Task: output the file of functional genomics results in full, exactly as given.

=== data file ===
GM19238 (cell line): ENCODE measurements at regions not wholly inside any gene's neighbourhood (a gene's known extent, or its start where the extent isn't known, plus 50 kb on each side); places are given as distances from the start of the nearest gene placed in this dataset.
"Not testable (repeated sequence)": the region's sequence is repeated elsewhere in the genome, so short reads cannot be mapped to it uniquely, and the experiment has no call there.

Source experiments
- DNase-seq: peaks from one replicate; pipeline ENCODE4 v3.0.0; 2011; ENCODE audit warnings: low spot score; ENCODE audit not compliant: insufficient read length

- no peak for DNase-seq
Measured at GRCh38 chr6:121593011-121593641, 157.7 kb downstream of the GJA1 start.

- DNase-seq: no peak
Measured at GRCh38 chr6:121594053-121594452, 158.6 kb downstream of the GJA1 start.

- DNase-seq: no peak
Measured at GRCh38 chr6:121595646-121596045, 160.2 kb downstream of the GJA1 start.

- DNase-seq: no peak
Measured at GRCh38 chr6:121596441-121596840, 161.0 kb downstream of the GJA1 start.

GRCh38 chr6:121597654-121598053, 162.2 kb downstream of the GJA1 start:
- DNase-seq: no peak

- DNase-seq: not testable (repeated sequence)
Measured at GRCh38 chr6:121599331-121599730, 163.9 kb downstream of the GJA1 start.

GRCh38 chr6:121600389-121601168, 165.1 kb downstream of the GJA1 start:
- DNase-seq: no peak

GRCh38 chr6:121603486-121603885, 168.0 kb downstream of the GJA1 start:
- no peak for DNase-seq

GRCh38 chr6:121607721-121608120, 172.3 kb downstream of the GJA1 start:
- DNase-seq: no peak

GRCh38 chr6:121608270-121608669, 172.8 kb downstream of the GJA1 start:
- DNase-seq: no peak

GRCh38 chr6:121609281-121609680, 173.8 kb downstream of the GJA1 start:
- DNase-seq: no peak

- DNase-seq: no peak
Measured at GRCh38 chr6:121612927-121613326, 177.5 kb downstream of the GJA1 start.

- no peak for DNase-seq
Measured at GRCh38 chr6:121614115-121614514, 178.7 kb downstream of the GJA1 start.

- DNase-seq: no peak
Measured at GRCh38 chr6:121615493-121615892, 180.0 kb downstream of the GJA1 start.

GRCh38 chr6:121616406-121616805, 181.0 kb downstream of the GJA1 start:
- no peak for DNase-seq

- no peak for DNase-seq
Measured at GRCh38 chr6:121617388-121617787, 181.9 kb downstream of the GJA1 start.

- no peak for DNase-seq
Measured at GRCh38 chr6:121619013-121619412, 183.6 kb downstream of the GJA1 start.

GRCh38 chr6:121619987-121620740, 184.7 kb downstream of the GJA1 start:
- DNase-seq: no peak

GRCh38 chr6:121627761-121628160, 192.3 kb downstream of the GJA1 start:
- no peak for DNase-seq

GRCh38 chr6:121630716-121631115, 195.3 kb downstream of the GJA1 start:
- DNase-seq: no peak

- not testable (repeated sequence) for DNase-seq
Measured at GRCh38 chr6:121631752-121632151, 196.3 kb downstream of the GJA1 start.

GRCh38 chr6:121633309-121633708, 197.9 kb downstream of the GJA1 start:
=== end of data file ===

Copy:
GM19238 (cell line): ENCODE measurements at regions not wholly inside any gene's neighbourhood (a gene's known extent, or its start where the extent isn't known, plus 50 kb on each side); places are given as distances from the start of the nearest gene placed in this dataset.
"Not testable (repeated sequence)": the region's sequence is repeated elsewhere in the genome, so short reads cannot be mapped to it uniquely, and the experiment has no call there.

Source experiments
- DNase-seq: peaks from one replicate; pipeline ENCODE4 v3.0.0; 2011; ENCODE audit warnings: low spot score; ENCODE audit not compliant: insufficient read length

- no peak for DNase-seq
Measured at GRCh38 chr6:121593011-121593641, 157.7 kb downstream of the GJA1 start.

- DNase-seq: no peak
Measured at GRCh38 chr6:121594053-121594452, 158.6 kb downstream of the GJA1 start.

- DNase-seq: no peak
Measured at GRCh38 chr6:121595646-121596045, 160.2 kb downstream of the GJA1 start.

- DNase-seq: no peak
Measured at GRCh38 chr6:121596441-121596840, 161.0 kb downstream of the GJA1 start.

GRCh38 chr6:121597654-121598053, 162.2 kb downstream of the GJA1 start:
- DNase-seq: no peak

- DNase-seq: not testable (repeated sequence)
Measured at GRCh38 chr6:121599331-121599730, 163.9 kb downstream of the GJA1 start.

GRCh38 chr6:121600389-121601168, 165.1 kb downstream of the GJA1 start:
- DNase-seq: no peak

GRCh38 chr6:121603486-121603885, 168.0 kb downstream of the GJA1 start:
- no peak for DNase-seq

GRCh38 chr6:121607721-121608120, 172.3 kb downstream of the GJA1 start:
- DNase-seq: no peak

GRCh38 chr6:121608270-121608669, 172.8 kb downstream of the GJA1 start:
- DNase-seq: no peak

GRCh38 chr6:121609281-121609680, 173.8 kb downstream of the GJA1 start:
- DNase-seq: no peak

- DNase-seq: no peak
Measured at GRCh38 chr6:121612927-121613326, 177.5 kb downstream of the GJA1 start.

- no peak for DNase-seq
Measured at GRCh38 chr6:121614115-121614514, 178.7 kb downstream of the GJA1 start.

- DNase-seq: no peak
Measured at GRCh38 chr6:121615493-121615892, 180.0 kb downstream of the GJA1 start.

GRCh38 chr6:121616406-121616805, 181.0 kb downstream of the GJA1 start:
- no peak for DNase-seq

- no peak for DNase-seq
Measured at GRCh38 chr6:121617388-121617787, 181.9 kb downstream of the GJA1 start.

- no peak for DNase-seq
Measured at GRCh38 chr6:121619013-121619412, 183.6 kb downstream of the GJA1 start.

GRCh38 chr6:121619987-121620740, 184.7 kb downstream of the GJA1 start:
- DNase-seq: no peak

GRCh38 chr6:121627761-121628160, 192.3 kb downstream of the GJA1 start:
- no peak for DNase-seq

GRCh38 chr6:121630716-121631115, 195.3 kb downstream of the GJA1 start:
- DNase-seq: no peak

- not testable (repeated sequence) for DNase-seq
Measured at GRCh38 chr6:121631752-121632151, 196.3 kb downstream of the GJA1 start.

GRCh38 chr6:121633309-121633708, 197.9 kb downstream of the GJA1 start: